Mental Health Statistics

Key Statistics

  • One in Four (26%) young people in the UK experience suicidal thoughts[i]
  • ChildLine (UK) has revealed that it held 34,517 counselling sessions in 2013/14 with children who talked about suicide – a 116 percent increase since 2010/11.[ii]
  • Among teenagers, rates of depression and anxiety have increased by 70% in the past 25 years, particularly since the mid 1980’s.[iii]
  • The number of children and young people who have presented to A&E with a psychiatric condition have more than doubled since 2009. (8,358 in 10/11; 17,278 in 13/14)[iv]
  • 55% of children who have been bullied later developed depression as adults[v]
  • 45% of children and young people under the age of 18 detained under s.136 were taken to police custody in 2012/13[vi]

Vulnerable Groups

 Young offenders

  • 10% of 13-18 year olds in custody suffer from anxiety[vii]
  • 43% of young people in prison have ADHD[viii]

Looked after children

  • 22.9% of looked after children aged 5-15 demonstrated emotional problems.[ix]
  • 18.9% of looked after children below the age of five (19.3% of boys and 17.4% of girls) showed signs of emotional or behavioural problems.[x]
  • Looked After Children and care leavers are between four and five times more likely to attempt suicide in adulthood[xi]


  • 44% of young (16-24 year old) LGBT people have considered suicide[xii]
  • More than half (55 per cent) of lesbian, gay and bisexual pupils have experienced direct bullying. Those who are bullied are at a higher risk of suicide, self-harm and depression.
  • Two in five (41 per cent) have attempted or thought about taking their own life directly because of bullying and the same number say that they deliberately self-harm directly because of bullying.[xiii]


  • A recent study of young people of Asian origin in the UK found that the suicide rate of 16-24 year old women was three times that of 16-24 year old women of white British origin[xiv]
  • Amongst 11–15-year-old boys,white, black and Indian adolescents showed very similar prevalence rates (around 5% in each group), whereas Pakistani and Bangladeshi adolescents had a prevalence rate of over 12% for emotional disorders[xv]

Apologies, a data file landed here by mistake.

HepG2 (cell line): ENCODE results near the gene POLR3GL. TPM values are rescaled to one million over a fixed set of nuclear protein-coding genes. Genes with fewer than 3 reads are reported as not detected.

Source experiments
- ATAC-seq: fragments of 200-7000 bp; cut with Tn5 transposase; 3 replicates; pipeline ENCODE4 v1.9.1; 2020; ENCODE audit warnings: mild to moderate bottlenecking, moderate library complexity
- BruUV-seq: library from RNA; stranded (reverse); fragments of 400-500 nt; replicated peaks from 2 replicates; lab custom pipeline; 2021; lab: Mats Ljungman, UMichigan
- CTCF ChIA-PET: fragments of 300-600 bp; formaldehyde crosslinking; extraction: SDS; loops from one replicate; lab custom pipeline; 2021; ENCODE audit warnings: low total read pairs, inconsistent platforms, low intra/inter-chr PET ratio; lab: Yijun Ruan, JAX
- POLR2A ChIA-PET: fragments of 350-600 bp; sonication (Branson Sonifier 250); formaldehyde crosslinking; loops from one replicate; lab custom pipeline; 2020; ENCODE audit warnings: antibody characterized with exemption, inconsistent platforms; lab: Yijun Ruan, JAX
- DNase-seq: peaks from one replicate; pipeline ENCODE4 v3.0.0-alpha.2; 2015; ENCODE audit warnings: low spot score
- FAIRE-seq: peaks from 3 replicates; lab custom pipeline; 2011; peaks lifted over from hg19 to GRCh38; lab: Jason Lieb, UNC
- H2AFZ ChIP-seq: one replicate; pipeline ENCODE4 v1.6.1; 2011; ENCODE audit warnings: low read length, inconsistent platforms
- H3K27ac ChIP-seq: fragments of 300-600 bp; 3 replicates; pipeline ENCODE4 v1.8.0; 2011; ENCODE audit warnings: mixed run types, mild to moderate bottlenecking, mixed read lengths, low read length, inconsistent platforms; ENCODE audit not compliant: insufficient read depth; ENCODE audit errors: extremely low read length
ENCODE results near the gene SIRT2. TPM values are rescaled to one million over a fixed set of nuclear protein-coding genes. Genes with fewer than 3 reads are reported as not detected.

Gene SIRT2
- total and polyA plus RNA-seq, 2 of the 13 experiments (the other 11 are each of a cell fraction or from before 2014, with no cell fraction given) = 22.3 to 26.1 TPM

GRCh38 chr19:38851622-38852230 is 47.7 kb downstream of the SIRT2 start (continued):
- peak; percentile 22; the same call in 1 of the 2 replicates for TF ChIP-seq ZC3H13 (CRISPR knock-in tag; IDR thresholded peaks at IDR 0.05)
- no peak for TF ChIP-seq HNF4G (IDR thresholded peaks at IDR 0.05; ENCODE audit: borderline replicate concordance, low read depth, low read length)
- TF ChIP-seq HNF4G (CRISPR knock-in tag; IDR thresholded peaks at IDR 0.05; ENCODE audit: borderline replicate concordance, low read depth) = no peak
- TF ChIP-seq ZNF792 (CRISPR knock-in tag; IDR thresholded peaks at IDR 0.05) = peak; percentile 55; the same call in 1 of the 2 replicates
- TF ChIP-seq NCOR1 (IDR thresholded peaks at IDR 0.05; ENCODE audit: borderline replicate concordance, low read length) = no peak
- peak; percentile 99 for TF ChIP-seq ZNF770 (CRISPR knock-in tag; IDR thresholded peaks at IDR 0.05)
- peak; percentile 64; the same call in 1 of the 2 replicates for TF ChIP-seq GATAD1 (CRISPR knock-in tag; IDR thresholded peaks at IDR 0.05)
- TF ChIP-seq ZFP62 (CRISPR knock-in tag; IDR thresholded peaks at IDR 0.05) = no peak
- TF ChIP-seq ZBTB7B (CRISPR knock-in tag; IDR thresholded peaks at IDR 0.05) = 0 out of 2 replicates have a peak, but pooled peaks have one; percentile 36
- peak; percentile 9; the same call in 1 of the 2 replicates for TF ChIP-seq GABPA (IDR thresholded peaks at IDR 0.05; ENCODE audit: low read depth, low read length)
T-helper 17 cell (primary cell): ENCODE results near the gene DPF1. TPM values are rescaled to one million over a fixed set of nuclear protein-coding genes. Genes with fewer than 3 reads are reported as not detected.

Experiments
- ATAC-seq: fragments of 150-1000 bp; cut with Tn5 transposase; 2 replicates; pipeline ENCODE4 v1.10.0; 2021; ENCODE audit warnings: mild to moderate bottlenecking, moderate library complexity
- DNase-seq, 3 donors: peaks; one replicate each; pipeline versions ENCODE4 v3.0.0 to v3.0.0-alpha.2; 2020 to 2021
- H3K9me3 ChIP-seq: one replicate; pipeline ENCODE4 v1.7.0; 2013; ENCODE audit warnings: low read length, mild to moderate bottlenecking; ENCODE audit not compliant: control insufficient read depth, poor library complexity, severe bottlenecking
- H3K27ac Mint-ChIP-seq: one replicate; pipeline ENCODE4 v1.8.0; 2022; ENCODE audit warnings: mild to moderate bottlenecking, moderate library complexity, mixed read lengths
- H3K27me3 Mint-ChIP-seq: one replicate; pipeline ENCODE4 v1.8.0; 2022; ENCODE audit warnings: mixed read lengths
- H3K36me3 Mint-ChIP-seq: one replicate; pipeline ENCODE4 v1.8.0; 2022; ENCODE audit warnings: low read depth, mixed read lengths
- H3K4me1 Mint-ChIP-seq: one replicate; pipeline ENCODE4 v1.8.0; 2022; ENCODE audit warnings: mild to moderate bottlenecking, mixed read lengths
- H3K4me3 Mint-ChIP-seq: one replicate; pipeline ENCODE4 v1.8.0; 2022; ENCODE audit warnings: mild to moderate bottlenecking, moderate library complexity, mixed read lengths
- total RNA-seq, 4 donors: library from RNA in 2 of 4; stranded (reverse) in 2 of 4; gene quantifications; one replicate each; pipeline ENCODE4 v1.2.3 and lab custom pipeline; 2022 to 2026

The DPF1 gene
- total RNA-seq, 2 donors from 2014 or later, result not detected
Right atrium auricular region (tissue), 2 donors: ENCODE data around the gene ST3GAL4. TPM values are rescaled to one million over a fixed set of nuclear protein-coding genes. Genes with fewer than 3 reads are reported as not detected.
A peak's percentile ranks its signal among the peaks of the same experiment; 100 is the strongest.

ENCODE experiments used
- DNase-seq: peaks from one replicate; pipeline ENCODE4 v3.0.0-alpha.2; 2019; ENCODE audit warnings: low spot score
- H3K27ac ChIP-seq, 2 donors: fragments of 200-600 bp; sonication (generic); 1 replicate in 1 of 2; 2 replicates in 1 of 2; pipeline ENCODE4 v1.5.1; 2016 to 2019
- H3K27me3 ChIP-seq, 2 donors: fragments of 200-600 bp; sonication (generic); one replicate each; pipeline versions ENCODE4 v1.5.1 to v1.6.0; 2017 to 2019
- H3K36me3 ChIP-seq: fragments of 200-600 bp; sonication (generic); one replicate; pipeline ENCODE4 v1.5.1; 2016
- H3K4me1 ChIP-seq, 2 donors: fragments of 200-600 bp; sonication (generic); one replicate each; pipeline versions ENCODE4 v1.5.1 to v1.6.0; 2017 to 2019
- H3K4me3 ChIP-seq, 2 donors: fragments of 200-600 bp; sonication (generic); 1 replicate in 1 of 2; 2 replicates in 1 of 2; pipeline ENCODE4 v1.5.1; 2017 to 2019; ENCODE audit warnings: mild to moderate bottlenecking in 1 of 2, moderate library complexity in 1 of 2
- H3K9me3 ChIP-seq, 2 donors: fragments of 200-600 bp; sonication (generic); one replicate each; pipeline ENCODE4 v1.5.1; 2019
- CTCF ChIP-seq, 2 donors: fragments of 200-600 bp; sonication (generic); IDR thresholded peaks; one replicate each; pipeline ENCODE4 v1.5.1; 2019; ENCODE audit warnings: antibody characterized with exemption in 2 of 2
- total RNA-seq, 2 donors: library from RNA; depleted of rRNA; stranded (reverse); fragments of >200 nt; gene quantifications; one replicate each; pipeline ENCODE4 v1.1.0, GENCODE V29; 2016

• Rates of psychiatric disorder are up to four times greater in children with     chronic physical illness than in children who are physically well.[xvi]

Homeless Youth[xvii]

  • Young people living in hostels/b&b accommodation are 8 times more likely to suffer from mental illness than the general population
  • Young people living on the streets are 11 times more likely to suffer from mental illness than the general population

Young People in gangs[xviii]

  •  86% will have conduct problems
  • 59% will have anxiety disorders
  • 34% will have attempted suicide
  • 25% will have psychosis
  • 20% will have depression
  • 30% of female gang members identify as self-harming or at risk of suicide.[xix]

Unemployed young people[xx]

  • One in 5 long term unemployed young people feel they have nothing to live for
  • 1 in 4 long term unemployed young people have been prescribed antidepressants
  • 1 in 4 long term unemployed young people have self-harmed
  • “Poor mental health” is positively associated with the probability of being “not in education, employment or training” (NEET). It increases the probability of NEET by 2.7 and 3.3 percentage points for girls and boys respectively after detailed controls are added.[xxi]

Conditions and Behaviours

Anxiety and Depression

  •  The proportion of 15/16 year olds reporting that they frequently feel anxious or depressed has doubled in the last 30 years, from 1 in 30 to 2 in 30 for boys and 1 in 10 to 2 in ten for girls.[xxii]
  •  Nearly 300,000 young people in Britain have an anxiety disorder.[xxiii]
  •  Children with generalised anxiety disorder and those with depression had the most days away from school – a quarter had had more than 15 days absence in the previous term.[xxiv]


  •  A survey of 10,438 children between the ages of 5 and 15 years found that 3.62% of boys and 0.85% of girls had ADHD.[xxv]
  • Two-thirds of children with attention deficit/hyperactivity disorder have comorbid learning disorders or other mental health or neurodevelopmental conditions[xxvi]


  • 25% of autistic children were reported to have tried to harm or kill themselves[xxvii]

Eating Disorders

  • The numbers of young people calling Childline for help about Eating Disorders has increased by 110% since 2011[xxviii]
  • The number of hospital admissions across the UK for teenagers with eating disorders has nearly doubled in the last three years (959 13 to 19-year-olds in 2010/11 to 1,815 in 2013/14)[xxix]

Self harm

  • About 25% of young people self-harm on one occasion, most commonly by cutting. 87% of young people who self-harm do not seek treatment from an acute hospital.[xxx]
  • Over half (59%) of young people interviewed said they had researched suicide online.[xxxi]
  • A&E presentations of self-harm by those aged 17 and under have risen by 30% since 2003-04[xxxii]
  • Between 2001 and 2011 inpatient admissions for young people who self-harm increased by 68%. Among females under 25, there was a 77% increase in ten years (2001-2011)[xxxiii]

Youth Suicide

  • 1 in 10 suicides in the UK are by those aged 15-24[xxxiv]
  • Up to 160 young people under the age of 20 die by suicide in England each year, 60-70 of whom are under 18. Only 14% of suicides aged under 20 have been in contact with specialist mental health services [xxxv]